The amazing cultural exportation case of Japan

Art work of Japanese painter Mao YAMAMOTO

Since the 70s in the last century, the occidental world has experienced an overwhelming storm of Japanese pop culture. People lost track since when the manga has become a standard entertainment for kids. At the same time, Japanese tech products and cuisine has also conquered the world. Take France as example, the national sale figure of Manga till this day is second only to Japan. Almost every kid knows sushi and ramen.

Somebody might ask the question: how come the Japanese are so successful in culture exportation? The painting of Mao shares some insight of this phenomenon with us. By simply looking at the work, we can immediately recognize it is a Japanese manga style painting. It is not very difficult for us the imagine that this is the portrait of a manga hero. However, there’s something off in this perception, have you noticed it?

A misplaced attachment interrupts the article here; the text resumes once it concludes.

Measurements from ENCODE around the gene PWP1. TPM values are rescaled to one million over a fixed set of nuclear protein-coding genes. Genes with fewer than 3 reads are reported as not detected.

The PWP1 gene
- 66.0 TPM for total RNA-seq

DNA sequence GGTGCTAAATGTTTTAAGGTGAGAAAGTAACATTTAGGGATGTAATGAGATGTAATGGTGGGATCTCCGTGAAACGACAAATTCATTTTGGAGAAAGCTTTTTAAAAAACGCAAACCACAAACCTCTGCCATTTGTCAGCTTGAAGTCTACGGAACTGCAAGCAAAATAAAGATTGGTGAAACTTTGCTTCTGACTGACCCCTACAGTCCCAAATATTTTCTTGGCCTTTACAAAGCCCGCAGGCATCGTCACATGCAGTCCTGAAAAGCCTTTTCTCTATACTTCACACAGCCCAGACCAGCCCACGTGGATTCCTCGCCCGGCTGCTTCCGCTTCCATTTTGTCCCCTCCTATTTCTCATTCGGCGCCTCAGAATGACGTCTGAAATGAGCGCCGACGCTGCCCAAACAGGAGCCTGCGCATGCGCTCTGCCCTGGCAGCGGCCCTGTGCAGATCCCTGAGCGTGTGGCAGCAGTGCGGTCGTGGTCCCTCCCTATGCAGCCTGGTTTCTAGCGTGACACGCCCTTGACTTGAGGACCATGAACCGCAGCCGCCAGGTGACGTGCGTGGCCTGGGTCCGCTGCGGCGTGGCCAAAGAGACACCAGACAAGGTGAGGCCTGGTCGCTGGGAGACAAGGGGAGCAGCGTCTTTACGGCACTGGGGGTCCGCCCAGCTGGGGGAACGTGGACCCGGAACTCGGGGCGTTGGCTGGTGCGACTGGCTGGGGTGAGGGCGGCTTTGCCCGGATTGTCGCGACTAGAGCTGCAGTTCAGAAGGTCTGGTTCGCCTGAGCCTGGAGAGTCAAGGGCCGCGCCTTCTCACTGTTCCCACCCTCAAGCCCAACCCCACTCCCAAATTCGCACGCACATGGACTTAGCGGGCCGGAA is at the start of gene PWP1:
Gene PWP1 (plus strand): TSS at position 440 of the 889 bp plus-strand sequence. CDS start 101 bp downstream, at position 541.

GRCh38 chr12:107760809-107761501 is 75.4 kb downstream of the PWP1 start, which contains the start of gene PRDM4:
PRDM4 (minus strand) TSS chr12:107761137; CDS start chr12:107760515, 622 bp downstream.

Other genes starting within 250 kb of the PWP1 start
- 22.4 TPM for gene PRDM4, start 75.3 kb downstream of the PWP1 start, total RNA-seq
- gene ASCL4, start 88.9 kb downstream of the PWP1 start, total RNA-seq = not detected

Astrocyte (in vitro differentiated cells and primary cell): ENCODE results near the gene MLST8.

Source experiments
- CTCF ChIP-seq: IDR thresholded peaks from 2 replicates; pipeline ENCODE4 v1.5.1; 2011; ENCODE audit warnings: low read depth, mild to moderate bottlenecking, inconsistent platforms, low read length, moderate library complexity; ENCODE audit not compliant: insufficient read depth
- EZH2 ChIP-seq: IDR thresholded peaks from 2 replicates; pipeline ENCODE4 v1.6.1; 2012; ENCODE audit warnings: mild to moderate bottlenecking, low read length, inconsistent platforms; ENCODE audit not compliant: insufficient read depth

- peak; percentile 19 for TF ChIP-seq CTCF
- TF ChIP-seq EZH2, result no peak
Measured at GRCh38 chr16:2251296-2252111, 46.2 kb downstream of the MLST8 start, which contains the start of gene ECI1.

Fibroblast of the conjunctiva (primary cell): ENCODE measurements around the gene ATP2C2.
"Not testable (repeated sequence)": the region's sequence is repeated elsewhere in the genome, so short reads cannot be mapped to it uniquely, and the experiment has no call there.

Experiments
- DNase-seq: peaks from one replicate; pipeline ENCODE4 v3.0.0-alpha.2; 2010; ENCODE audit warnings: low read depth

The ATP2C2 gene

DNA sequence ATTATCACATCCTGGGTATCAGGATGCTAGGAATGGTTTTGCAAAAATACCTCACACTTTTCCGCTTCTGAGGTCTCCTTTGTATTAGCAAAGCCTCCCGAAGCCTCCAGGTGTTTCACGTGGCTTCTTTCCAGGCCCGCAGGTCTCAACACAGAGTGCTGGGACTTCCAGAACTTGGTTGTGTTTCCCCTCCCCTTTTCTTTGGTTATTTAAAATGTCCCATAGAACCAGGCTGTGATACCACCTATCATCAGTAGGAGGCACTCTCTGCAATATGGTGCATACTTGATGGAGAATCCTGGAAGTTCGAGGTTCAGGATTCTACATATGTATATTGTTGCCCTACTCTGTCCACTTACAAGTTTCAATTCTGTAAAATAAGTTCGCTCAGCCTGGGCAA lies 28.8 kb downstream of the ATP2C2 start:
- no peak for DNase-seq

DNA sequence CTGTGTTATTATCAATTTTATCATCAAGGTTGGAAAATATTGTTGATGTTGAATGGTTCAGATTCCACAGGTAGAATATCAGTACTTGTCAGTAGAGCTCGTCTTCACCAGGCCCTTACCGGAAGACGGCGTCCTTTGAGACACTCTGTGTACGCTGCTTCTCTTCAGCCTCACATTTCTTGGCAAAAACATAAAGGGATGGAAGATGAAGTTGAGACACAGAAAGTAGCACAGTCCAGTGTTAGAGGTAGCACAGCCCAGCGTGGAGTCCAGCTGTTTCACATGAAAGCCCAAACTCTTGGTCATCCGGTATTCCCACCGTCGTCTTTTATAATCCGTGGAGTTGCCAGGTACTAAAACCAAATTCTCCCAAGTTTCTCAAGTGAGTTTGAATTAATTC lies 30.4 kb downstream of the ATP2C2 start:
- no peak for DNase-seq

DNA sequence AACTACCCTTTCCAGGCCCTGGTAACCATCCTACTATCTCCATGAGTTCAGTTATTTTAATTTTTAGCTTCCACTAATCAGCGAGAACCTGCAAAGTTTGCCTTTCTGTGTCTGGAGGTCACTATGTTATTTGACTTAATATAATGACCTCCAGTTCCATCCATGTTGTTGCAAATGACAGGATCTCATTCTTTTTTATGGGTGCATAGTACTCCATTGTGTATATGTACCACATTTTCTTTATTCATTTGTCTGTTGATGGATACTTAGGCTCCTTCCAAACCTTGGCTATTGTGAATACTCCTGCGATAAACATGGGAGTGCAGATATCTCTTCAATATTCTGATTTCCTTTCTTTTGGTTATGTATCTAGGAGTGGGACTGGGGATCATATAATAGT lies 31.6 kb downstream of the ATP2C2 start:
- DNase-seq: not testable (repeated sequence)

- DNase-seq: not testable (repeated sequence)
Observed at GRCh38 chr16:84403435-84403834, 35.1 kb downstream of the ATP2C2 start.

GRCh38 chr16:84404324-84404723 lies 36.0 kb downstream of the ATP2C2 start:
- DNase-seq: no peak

The facial traits shown here belong to a man with clear Nordic ancestries. If you’ve read enough manga, it is not difficult to realize that the majority of the heroes look like descendants of Sweden royal families. You still don’t believe me? Have a closer look at this work of Mao, the blue eyes, the red hair and the pale skin color are all there.

Under this phenomenon, there lies a conscious choice made by the Japanese authors. When they create a manga, they choose western European look for their heroes the majority of the time. Then with those very characters, they tell a story under Japanese culture framework. For a western audience, the similar look assured the immersion. In addition, the actual stories get to keep the core of Japanese culture and still present exotic feelings. This contrast similarity and difference resulted in the unique charm of Japanese pop culture. It was only a matter of time for it to sweep the globe.

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